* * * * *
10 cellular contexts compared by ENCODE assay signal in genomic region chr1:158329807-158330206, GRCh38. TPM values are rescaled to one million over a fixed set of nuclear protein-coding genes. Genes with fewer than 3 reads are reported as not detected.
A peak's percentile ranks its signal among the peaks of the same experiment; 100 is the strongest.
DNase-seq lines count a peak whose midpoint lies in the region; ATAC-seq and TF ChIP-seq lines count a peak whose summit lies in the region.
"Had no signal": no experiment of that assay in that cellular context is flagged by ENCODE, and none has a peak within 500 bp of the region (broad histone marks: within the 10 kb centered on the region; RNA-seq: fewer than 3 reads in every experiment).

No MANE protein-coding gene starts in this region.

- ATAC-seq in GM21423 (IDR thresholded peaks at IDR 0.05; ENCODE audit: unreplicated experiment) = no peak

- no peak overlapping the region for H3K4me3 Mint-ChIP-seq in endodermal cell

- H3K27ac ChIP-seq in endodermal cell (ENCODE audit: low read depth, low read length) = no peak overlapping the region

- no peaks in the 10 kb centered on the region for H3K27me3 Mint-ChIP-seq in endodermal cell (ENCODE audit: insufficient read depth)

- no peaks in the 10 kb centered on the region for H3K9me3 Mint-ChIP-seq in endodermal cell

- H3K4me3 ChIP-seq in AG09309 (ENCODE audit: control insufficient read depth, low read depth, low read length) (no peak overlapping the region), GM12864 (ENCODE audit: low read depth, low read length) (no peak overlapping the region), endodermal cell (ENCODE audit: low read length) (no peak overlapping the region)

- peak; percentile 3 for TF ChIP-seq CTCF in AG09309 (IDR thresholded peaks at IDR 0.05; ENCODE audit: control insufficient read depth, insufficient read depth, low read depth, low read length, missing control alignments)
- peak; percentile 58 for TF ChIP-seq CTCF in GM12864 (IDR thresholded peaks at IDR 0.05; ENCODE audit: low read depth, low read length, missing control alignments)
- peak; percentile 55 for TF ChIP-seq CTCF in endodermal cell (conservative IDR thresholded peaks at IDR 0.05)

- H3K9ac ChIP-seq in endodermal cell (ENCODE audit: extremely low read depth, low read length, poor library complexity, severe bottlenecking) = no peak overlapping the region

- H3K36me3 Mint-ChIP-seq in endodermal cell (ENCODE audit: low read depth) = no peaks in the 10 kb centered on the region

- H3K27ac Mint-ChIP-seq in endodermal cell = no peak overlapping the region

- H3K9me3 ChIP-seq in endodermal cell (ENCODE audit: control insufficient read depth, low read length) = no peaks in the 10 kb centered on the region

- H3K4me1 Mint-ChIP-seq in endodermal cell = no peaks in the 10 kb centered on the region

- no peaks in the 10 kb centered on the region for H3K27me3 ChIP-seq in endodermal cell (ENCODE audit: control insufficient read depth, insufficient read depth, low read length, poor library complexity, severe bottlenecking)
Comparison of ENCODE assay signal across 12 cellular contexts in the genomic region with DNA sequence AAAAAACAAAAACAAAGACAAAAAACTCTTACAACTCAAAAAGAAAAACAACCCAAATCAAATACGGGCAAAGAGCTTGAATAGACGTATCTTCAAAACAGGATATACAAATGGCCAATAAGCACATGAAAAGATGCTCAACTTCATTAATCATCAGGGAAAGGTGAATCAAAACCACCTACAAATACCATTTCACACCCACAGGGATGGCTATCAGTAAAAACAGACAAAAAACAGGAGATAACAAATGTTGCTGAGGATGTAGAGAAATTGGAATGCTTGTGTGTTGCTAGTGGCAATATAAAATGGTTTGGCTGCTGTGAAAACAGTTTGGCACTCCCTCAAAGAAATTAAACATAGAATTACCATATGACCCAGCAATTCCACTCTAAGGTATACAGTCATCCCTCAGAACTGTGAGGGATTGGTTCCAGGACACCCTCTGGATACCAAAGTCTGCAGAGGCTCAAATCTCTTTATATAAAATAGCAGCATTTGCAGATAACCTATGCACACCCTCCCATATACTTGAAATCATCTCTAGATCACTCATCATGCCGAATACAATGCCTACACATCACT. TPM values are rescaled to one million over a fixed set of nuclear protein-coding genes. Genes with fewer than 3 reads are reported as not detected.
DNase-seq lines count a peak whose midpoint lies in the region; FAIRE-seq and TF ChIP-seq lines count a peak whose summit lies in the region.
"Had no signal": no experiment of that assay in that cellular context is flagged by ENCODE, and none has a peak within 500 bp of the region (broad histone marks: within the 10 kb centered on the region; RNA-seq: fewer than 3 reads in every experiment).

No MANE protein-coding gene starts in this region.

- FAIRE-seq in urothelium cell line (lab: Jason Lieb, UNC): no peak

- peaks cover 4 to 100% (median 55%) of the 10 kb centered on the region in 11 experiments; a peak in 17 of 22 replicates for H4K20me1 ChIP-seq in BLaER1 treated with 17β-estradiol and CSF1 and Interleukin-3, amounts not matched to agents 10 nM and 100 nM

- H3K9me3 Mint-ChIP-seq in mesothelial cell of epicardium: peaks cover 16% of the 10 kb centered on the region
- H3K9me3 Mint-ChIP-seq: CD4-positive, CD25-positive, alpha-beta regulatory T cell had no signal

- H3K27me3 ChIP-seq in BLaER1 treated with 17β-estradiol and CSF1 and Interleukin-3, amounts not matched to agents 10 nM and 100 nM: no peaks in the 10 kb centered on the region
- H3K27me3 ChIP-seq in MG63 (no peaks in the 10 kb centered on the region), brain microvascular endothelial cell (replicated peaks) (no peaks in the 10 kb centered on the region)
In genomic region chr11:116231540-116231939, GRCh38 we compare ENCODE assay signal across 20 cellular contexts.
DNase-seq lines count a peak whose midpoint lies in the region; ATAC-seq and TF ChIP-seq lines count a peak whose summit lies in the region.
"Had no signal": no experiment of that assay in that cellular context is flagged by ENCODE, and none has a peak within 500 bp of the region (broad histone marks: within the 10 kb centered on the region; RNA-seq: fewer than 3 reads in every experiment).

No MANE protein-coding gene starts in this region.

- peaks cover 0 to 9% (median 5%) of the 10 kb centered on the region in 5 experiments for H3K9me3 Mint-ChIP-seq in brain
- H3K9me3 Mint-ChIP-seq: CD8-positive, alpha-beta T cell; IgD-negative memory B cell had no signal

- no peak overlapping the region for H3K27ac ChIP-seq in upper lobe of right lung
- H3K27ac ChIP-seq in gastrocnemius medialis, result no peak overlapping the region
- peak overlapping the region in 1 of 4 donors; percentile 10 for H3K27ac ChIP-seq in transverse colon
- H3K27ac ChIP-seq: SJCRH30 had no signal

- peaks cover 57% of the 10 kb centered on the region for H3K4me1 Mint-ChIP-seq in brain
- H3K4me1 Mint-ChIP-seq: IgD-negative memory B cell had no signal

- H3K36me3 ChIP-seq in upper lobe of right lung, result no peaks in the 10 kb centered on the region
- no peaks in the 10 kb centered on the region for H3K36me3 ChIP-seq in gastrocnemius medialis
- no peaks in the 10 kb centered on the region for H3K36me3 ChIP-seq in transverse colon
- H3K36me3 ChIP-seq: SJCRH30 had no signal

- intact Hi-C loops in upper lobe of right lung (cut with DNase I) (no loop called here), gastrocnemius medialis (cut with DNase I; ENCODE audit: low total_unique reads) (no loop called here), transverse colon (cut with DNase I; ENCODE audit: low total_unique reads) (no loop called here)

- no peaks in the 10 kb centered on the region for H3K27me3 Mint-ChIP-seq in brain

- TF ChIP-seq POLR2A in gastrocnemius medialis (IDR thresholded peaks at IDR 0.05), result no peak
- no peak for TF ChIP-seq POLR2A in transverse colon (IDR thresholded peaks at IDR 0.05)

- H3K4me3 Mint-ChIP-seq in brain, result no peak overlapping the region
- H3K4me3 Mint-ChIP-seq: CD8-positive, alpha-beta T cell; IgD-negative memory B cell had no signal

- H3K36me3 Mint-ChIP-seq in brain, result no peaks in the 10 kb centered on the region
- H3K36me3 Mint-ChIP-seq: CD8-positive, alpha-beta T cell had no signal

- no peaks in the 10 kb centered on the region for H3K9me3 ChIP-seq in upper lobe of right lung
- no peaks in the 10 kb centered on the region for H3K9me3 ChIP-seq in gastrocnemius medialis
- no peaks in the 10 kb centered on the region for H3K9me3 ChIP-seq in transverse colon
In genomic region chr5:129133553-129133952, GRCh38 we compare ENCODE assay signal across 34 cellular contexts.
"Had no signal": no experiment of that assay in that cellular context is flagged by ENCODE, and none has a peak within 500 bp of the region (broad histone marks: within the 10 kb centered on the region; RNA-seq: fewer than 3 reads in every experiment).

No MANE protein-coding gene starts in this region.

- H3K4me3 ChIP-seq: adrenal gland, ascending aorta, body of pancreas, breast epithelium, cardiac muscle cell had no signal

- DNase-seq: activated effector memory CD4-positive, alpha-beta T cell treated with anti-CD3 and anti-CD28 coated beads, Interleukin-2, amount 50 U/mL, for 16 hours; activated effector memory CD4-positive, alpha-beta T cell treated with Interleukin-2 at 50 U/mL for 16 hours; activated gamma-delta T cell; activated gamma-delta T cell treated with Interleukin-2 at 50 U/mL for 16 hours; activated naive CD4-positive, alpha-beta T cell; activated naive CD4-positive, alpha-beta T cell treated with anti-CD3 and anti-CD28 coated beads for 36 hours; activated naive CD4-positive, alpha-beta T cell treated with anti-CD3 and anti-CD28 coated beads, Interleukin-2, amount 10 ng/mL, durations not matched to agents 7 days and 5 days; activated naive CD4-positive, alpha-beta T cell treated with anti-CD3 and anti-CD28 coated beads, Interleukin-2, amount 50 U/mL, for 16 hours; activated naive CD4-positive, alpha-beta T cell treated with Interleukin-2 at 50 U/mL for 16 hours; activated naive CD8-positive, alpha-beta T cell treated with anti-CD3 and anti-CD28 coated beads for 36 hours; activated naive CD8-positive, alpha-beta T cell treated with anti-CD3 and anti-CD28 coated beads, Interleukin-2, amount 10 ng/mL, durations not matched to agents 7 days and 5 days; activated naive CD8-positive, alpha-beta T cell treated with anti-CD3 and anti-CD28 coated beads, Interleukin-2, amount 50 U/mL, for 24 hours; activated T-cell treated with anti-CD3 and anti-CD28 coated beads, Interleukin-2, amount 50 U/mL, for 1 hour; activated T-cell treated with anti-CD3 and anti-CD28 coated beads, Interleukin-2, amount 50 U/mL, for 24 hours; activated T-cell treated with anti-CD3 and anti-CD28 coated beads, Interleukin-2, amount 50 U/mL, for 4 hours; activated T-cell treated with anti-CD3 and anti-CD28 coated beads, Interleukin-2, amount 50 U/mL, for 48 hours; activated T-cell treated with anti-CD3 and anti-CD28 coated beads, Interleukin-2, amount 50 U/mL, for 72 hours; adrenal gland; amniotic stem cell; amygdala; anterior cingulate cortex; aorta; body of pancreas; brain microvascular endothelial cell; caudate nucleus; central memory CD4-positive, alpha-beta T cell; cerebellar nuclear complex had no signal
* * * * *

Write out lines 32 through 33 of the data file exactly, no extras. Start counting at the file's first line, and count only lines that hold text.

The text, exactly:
DNase-seq lines count a peak whose midpoint lies in the region; ATAC-seq and TF ChIP-seq lines count a peak whose summit lies in the region.
"Had no signal": no experiment of that assay in that cellular context is flagged by ENCODE, and none has a peak within 500 bp of the region (broad histone marks: within the 10 kb centered on the region; RNA-seq: fewer than 3 reads in every experiment).